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First Nations students take school equine program by the reins

In fall of 2023, Tl’etinqox School students enrolled in horsemanship program

Heathly self-esteem and mental wellness are at the heart of a new equine program being offered to students at Tl’etinqox First Nation School west of Williams Lake.

After principal Clayton Grice observed the positive impacts an equine program in the community was having on some of his students he wondered if there was an opportunity to bring the program into the school.

He met with Paula Splichal who has managed the community program since the summer of 2022.

Part of the conversation was about wanting the students to access equine opportunities and learn the associated skills.

The program got underway for the school in the fall of 2023 and both Grice and Splichal are pleased with its influences.

“It builds confidence, it builds pride,” Grice said. “It’s an opportunity to commit to something and focus on something that I think is healthy and rooted in tradition and culture.”

Traditionally the Tsilhqot’in are horse people and through the program generational gaps are being bridged as youth connect with elders and parents who grew up more connected to the land and horsemanship, he said.

Students are able to go home and have a common ground to connect and communicate, he added, noting he thinks the community is very excited to hear about the program and has been very supportive.

Students arrive at school with their boots on first thing in the morning and excitedly tell Grice it is their horse day.

“They tell me, ‘I’m going to ride today.’ They know the horses’ names, they know how to take care of them, they ask myself and the teachers and staff to come down and watch them. They are very proud to show off what they have learned and their independence skills,” Grice said.

Students are also not afraid to share about being scared or nervous at the beginning either, he added.

An arena and tack room for the program are located in the community on the south side of Highway 20, not far from the school.

Each class goes once a week to ride and clean the stalls.

“They love it,” Splichal said of the students involvement. “They ask about it all the time. They do great. I have kids that come out of their shell. You see all kinds of them flourishing.”

The community also has the T7 Ranch near Alexis Lake, which opened last fall.

It is ideal for gymkhanas, trail riding and other aspects of the program, but 100 per cent of the school program happens at the main program arena across the highway, Grice said.

Through the summer months, Splichal and Wilson hire two to four students to work with them.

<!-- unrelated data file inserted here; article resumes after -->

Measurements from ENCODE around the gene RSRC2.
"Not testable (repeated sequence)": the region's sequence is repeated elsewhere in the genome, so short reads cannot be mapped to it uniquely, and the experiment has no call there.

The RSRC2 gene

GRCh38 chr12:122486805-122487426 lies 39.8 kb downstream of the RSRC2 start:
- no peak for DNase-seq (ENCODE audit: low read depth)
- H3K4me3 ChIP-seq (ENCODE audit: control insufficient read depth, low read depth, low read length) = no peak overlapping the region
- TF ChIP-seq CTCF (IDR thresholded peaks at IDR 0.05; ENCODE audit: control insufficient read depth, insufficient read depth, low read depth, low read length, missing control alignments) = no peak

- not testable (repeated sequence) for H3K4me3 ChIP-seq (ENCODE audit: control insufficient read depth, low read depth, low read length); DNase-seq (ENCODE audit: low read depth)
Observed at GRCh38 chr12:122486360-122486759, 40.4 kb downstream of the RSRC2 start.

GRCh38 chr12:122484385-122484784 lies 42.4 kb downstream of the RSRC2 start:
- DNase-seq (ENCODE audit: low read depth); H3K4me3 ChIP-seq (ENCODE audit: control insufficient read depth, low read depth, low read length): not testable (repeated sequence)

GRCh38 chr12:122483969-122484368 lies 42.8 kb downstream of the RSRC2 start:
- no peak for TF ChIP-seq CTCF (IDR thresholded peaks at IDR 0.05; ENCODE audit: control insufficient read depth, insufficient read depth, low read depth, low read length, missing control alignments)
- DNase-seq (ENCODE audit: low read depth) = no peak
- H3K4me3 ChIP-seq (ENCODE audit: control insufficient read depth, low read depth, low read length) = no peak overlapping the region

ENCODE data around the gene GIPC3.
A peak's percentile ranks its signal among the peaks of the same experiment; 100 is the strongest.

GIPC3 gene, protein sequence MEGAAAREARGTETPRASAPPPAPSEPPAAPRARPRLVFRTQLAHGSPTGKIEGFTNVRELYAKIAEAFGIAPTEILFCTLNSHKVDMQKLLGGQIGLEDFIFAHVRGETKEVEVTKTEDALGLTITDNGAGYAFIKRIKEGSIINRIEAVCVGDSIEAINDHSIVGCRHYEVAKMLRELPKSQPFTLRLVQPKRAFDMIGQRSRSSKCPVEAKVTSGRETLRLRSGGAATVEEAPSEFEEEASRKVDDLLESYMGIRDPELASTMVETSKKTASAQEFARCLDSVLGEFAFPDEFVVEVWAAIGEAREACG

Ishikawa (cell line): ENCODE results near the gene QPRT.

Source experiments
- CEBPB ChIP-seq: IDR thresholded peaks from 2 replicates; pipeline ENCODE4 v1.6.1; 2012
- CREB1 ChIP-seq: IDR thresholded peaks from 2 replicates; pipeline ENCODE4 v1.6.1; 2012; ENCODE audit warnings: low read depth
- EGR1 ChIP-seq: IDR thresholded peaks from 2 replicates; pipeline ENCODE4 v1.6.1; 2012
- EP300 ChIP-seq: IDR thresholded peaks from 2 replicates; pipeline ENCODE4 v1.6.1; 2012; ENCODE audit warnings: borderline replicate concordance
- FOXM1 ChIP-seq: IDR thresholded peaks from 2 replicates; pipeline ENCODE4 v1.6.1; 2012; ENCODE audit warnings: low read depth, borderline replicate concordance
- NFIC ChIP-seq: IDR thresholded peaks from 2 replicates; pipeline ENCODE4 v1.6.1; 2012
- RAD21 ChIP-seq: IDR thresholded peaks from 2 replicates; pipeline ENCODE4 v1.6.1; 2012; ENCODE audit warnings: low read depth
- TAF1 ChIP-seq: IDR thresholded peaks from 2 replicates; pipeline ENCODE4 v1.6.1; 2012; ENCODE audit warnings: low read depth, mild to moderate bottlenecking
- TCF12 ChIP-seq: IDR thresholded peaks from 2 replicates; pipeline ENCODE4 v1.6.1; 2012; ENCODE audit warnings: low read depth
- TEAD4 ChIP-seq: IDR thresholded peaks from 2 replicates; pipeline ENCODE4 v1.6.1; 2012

Wilson is the ranch hand and does the horse care and feeding, maintenance of the facility and other tasks.

Originally from Vancouver, Splichal was living in Williams Lake when she learned the job was open in July 2022.

She had been spending time in the Chilcotin, and someone from Tl’etinqox thought she would be a good fit for the position and encouraged her to reach out to the community.

There are 15 horses for the program and most of them are from Northern Alberta.

Before purchasing horses Splichal goes and test rides them to make sure they are good with children.

They bought four Appaloosa foals from Prince George two winters ago when they were five-and-a-half months old.

Having the foals has created another experience for the children because they have been handling them and will be able to train them and ride them first.

Parents and adults are also becoming more interested in the program as well.

In March, Splichal started a ladies riding group for women to do trail riding.

She has hosted events for other schools to attend and taken students to gymkhanas, such as in Williams Lake and other areas.

“To build on the ladies night she hosted a bring-a-parent-to-horse-program night that was really successful. We had a barbecue. The students were showing their parents their skills and getting their parents on the horses,” Grice said. “It was a really nice thing to see.”

Funding comes from the Tl’etinqox Government through funding such as prevention through health and cultural programming, Grice said.

The school has 56 students and goes from Kindergarten to Grade 12.

“We have been slowing adding a grade a year and have six students in Grade 11 this year. In order to do things properly, as there are challenges with housing and getting teachers, so we’ve taken our time. Our first grad class will be starting Grade 12 in September.”

Splichal and a group of the school’s equine program and photography students went to the Championship of Champions Indian Relay Races in Casper, Wyoming in September 2023.

“It built on the excitement of getting back on the land and forming these important skills,” Grice said.

Grice said some of the other Tsilhqot’in schools are developing equine programs as well, and some in the Kamloops area are interested.

“I have had some opportunities to speak with principals who are also part of the First Nations Schools Association and we’ve talked about the successes and challenges and all the pieces that come with our program,” he said. “I think there are opportunities out there.”

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Monica Lamb-Yorski

About the Author: Monica Lamb-Yorski

A B.C. gal, I was born in Alert Bay, raised in Nelson, graduated from the University of Winnipeg, and wrote my first-ever article for the Prince Rupert Daily News.
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